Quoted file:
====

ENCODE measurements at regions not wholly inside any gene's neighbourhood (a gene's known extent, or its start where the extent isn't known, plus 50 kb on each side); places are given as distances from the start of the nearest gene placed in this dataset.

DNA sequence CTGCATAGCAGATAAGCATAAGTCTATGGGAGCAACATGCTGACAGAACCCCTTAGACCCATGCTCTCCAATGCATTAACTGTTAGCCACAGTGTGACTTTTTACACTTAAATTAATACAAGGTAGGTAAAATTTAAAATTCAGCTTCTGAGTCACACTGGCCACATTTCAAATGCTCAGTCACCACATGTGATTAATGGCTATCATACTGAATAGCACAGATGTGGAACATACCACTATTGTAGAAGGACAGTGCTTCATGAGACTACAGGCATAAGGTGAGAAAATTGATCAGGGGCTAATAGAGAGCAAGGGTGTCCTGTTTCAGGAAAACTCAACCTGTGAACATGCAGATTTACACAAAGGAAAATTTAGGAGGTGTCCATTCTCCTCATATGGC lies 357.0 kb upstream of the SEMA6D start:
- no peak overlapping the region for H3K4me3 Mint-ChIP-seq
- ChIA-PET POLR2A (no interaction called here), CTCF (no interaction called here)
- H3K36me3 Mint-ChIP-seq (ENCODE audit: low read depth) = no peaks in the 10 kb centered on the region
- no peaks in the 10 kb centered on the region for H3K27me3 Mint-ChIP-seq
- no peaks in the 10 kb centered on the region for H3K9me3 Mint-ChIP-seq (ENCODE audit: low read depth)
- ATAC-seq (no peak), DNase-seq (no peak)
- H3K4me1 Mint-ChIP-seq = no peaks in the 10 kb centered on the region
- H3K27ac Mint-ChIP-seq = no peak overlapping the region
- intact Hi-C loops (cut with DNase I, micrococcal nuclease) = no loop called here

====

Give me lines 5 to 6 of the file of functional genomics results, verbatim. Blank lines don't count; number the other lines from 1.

- H3K36me3 Mint-ChIP-seq (ENCODE audit: low read depth) = no peaks in the 10 kb centered on the region
- no peaks in the 10 kb centered on the region for H3K27me3 Mint-ChIP-seq